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  6. I didn't know this was still an issue for Catholics towards Protestants. I went to mass this weekend, and not one person wanted to discuss the differences in Bibles, and the homily wasn't reference to the Apocrypha. "One of the most glaring problems within Protestantism is on the authority of the Bible." The Protestants I know don't seem to argue at all about which scripture are from God.

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    1. I'm not positive I know what you mean by whether or not this is “still an issue for Catholics towards Protestants.” If you’re asking if we still believe that these Books are the word of God, yes. And yet nearly all Protestants deny that these Books are the word of God. Since this is an important issue (both Catholics and Protestants having a desire to hear what God is communicating to us, and all), it’s obviously going to be an “issue.” Which Books are inspired by God should be an issue for all Christians, right?


      Having said that, it’s not as if the Deuterocanon is the only part of the Bible – as you mentioned, it’s quite normal for the homily to be about a different portion of Sacred Scripture (frequently, the Gospel).


      Finally, I agree that most Protestants don’t seem to argue about which Scriptures are from God. I wish that they would, and that they would seriously investigate the reasons for their belief on this issue. I think it would be instructive, and would make for more engaging dialog.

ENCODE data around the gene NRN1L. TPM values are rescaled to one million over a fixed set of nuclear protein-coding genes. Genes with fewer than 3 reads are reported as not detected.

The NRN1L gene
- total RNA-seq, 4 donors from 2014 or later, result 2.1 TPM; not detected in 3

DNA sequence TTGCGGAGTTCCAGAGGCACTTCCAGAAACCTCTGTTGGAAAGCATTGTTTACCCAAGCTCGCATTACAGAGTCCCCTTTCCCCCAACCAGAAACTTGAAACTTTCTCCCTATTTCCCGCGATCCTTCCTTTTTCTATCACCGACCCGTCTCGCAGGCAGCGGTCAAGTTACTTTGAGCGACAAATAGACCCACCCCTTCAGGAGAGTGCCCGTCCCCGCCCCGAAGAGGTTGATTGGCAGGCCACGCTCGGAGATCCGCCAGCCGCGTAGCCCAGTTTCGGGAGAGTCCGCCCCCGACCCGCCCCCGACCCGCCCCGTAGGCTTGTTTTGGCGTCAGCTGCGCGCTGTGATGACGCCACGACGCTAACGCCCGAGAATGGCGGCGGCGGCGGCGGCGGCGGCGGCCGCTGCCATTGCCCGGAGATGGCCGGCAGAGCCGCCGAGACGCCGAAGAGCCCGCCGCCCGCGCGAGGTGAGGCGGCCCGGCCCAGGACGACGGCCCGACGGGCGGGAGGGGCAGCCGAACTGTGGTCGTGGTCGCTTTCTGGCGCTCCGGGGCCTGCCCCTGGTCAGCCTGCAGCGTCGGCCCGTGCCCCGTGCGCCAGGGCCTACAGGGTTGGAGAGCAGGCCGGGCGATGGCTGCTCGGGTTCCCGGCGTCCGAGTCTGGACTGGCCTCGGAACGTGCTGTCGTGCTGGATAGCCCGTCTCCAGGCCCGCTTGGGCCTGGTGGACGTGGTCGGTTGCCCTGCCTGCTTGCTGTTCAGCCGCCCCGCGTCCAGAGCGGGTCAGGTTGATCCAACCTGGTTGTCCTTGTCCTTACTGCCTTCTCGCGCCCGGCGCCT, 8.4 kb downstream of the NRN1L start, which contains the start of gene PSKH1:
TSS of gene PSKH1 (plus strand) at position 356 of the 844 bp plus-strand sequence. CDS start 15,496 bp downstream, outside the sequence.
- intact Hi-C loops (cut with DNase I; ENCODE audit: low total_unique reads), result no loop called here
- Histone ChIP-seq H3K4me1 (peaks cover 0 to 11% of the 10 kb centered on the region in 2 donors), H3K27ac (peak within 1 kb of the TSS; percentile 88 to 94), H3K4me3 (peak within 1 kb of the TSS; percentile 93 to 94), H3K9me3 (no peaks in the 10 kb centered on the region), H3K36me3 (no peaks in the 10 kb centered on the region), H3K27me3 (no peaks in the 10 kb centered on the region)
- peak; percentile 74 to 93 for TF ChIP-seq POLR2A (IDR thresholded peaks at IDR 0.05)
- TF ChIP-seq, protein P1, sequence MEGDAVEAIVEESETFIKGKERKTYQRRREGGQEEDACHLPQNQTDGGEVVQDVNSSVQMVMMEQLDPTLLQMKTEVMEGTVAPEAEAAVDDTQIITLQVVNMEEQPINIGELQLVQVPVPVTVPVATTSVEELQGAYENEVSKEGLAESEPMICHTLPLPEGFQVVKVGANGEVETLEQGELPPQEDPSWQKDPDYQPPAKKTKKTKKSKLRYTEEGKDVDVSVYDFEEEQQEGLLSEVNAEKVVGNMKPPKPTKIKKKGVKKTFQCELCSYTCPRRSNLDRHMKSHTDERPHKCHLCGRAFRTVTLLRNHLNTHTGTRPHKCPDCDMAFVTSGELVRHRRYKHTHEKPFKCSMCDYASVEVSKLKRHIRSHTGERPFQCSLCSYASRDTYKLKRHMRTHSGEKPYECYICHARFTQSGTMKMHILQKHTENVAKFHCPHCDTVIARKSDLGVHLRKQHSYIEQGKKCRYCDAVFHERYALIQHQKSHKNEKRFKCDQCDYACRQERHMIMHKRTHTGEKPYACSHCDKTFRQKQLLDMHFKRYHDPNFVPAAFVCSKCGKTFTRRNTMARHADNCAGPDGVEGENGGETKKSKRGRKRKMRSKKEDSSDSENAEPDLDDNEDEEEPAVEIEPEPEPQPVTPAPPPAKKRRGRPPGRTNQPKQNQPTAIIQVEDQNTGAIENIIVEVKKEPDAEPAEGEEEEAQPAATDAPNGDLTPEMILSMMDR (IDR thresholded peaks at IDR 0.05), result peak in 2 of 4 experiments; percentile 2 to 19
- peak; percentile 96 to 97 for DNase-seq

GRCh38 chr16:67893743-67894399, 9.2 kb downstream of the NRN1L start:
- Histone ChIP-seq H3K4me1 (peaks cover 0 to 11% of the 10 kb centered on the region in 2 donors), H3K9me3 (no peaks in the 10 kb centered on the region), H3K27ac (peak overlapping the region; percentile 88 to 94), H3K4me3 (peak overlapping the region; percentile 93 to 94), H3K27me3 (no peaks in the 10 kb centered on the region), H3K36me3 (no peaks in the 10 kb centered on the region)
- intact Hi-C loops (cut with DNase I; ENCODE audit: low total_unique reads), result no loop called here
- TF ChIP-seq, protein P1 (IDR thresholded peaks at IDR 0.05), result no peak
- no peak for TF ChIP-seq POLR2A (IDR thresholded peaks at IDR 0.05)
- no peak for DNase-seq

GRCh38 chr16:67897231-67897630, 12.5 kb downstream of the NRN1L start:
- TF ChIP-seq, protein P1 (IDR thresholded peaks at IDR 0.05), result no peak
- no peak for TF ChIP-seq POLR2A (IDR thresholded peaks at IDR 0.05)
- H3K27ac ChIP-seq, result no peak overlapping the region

I.X.,

      Joe

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  7. Can a man know God? Can a man know God apart from the Scriptures? Yes! Adam did, Cain did, Noah did, and Abraham did! We can know God before we every lay eyes on a Bible! Paul says "Faith then cometh by hearing; and hearing by the word of Christ." Can the word of Christ be heard apart from the scriptures? Yes! Paul was taught the Gospel he later wrote about by Christ. And he also found the gospel concealed in the Old Testament. but I fear without revelation from God faith is not possible. Man cannot know God except God reveal Himself. We can be taught by the church, but at some point God must make it (faith) real by revealing Himself to us PERSONALLY. None other but God can do this.

    John 17:3; Jeremiah 9:23-24

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    1. Dave,

      Catholics agree that faith is a theological virtue that comes from God. But that doesn't eliminate the role for the Church, precisely because the Church also comes directly from God. But even acknowledging that faith is of (and from) God, how does that impact the question of which Books are in the Bible?

      I.X.,

      Joe